Twenty-two Russian athletes banned for life by the International Olympic Committee for doping offences at the 2014 Sochi Winter Olympics are appealing their ban.
Their appeal comes a day after the IOC banned Russia from next year's Pyeongchang Winter Olympics, allowing only invited clean athletes to participate as neutrals.
"The Court of Arbitration for Sport (CAS) has registered 22 appeals filed by Russian athletes against decisions taken by the Disciplinary Commission of the International Olympic Committee," CAS said.
It said the athletes had asked CAS to rule before the start of the Feb. 9-25 Pyeongchang Olympics in South Korea.
Among those appealing are gold medalist bobsledders Aleksandr Zubkov and Dmitry Trunenkov, cross-country gold medalist Alexander Legkov and champion skeleton racer Aleksander Tretiakov.
The IOC found the athletes violated anti-doping rules as part of a wider, systematic doping effort by Russia at the Sochi Games. It barred them from the events they had competed in, confiscated all medals they had won and banned them from taking part in any future Olympic games.
Lifetime Olympic bans have been overturned at CAS in the past, with the court ruling that athletes who had been suspended for doping could not be punished again by being left out of the Olympics.
The 22 Russians are set to miss February's Games whatever happens, because doping violations carry bans of two to four years for first-time offenders.
Meanwhile Russian President Vladimir Putin said that Russia would not prevent its athletes from competing at the 2018 Pyeongchang Winter Olympics if they wanted to, damping down calls from some Russians for a boycott of the Games.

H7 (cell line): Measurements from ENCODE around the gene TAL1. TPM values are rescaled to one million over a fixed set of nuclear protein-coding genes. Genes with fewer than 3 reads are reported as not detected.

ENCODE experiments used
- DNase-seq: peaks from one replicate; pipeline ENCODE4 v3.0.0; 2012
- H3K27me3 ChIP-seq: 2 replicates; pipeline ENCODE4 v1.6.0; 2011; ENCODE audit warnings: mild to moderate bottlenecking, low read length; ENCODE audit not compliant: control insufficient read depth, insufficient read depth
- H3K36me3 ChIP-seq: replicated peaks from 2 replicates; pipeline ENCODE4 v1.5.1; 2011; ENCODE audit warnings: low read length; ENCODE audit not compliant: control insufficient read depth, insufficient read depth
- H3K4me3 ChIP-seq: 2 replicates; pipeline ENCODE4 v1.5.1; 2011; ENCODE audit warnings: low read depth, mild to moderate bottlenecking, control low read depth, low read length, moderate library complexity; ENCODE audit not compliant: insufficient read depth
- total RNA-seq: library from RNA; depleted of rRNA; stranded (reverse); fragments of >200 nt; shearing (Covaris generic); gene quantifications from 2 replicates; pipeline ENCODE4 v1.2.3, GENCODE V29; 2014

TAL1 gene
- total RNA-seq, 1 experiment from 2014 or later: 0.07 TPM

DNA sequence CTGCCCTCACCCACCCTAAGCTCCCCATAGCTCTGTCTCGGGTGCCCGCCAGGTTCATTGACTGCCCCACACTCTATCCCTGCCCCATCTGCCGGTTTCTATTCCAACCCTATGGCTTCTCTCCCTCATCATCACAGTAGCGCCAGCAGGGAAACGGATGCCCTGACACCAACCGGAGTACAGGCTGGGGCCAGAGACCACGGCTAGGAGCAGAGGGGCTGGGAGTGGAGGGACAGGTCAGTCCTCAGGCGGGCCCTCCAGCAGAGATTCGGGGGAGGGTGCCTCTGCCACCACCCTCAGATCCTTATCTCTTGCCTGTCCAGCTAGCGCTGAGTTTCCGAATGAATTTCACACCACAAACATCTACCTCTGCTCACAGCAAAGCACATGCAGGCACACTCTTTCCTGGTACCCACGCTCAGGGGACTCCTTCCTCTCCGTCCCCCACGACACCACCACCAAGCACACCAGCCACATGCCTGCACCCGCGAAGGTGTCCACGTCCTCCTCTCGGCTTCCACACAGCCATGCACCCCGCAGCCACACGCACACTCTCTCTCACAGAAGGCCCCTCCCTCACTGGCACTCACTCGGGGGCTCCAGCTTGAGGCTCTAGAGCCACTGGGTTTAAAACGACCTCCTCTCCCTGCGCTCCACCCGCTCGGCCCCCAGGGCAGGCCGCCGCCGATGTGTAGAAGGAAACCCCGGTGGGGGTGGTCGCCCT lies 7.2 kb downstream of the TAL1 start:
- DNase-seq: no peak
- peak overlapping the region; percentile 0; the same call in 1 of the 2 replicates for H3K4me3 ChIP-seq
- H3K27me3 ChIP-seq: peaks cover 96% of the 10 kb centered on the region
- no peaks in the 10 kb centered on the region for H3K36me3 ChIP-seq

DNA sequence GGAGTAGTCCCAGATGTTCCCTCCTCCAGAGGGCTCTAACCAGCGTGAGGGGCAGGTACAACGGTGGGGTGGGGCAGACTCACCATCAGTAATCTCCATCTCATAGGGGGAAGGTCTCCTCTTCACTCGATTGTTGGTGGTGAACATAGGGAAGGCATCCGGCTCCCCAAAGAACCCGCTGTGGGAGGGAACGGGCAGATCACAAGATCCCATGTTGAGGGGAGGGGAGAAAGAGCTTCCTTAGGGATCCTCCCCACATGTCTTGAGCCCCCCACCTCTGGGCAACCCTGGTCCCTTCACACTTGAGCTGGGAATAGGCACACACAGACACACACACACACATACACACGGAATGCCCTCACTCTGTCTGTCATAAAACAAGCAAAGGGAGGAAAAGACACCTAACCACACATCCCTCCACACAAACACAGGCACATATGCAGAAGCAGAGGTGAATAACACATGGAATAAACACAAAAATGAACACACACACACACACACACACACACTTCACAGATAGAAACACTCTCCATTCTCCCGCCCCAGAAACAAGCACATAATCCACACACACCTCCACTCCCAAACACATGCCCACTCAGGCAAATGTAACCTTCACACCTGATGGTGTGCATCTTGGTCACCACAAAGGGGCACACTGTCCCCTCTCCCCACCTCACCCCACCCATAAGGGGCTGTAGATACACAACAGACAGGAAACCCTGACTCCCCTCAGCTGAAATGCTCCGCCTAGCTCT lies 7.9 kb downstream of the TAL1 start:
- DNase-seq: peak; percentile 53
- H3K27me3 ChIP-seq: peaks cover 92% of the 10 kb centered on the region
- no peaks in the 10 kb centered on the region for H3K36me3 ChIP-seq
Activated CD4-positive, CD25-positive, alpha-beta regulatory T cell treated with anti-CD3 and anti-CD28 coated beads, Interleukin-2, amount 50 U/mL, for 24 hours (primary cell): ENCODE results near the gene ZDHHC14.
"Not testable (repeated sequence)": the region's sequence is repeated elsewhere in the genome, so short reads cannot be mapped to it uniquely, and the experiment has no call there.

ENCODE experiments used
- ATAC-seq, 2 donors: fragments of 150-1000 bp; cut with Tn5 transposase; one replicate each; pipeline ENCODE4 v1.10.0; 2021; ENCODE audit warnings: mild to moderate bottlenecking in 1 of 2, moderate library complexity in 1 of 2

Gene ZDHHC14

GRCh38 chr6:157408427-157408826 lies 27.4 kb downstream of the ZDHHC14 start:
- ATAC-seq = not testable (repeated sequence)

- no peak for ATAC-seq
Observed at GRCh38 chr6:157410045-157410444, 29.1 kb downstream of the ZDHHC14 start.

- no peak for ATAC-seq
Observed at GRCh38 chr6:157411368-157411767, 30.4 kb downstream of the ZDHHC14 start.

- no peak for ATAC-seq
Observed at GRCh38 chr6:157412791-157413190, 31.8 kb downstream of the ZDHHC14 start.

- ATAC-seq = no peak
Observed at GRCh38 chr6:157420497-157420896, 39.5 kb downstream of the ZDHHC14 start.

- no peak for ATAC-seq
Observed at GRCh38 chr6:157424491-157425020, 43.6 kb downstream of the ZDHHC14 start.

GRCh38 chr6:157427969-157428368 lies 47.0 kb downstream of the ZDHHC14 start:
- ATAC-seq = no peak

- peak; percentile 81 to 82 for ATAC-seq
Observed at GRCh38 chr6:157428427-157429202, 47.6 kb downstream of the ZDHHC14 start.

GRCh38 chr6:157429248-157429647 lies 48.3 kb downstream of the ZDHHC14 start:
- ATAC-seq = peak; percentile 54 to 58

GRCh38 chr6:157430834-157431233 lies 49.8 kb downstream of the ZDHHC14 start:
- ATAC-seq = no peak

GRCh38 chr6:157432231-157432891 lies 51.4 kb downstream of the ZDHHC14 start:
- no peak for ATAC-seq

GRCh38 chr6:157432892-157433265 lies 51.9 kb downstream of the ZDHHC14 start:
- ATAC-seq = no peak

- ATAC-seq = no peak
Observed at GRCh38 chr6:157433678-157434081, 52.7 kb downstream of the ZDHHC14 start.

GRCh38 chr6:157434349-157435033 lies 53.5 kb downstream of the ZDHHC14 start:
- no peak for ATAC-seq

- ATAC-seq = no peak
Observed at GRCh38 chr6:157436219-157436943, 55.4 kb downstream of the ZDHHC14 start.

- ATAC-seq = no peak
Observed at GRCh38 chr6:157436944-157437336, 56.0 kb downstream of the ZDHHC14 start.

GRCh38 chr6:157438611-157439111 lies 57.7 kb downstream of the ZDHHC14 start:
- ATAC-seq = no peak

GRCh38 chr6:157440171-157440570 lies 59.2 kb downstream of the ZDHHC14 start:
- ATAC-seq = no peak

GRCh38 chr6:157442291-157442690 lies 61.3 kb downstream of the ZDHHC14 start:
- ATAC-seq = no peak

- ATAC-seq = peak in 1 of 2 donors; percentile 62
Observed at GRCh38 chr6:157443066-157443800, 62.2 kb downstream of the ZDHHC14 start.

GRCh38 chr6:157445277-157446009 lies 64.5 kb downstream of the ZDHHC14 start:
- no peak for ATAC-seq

"Without any doubt, we will not declare a blockade, we will not prevent our Olympians from taking part (in the Games), if one of them wants to participate in a personal capacity," Putin said on state television.
In his first comments since the ban, Putin took aim at Grigory Rodchenkov, the former head of Moscow's anti-doping laboratory whose allegations of state-sponsored doping and a cover-up at the Sochi 2014 Winter Olympics triggered investigations that ultimately led to the IOC decision.
Without identifying Rodchenkov by name, Putin said the IOC's decision had been "mainly based on the testimonies of a person whose moral and ethical attitudes and psychological state raise many questions."
"Most of the accusations are based on facts that have not been proven and are largely unfounded," Putin said.
Putin said that Russia bore a share of blame for the IOC decision for having given international Olympic authorities a pretext for banning the country.
"I think that this excuse was not used in an honest way, to put it mildly," Putin said without elaborating.
He did not budge on Russia's insistence that there was no state-sponsored doping system in the country.
"Why are our Olympians being banned from competing under the Russian flag and national symbols, if there is no state support for doping? Then punish those who are guilty," Putin said.
Putin, who announced today he would run in a Russian presidential election next year, said he had not instructed officials to deliver victory for the Russian team at the Sochi Games.
The Kremlin leader said a final decision on Russia's stance regarding the IOC ban would be made at a meeting of Russian Olympic authorities in the coming days.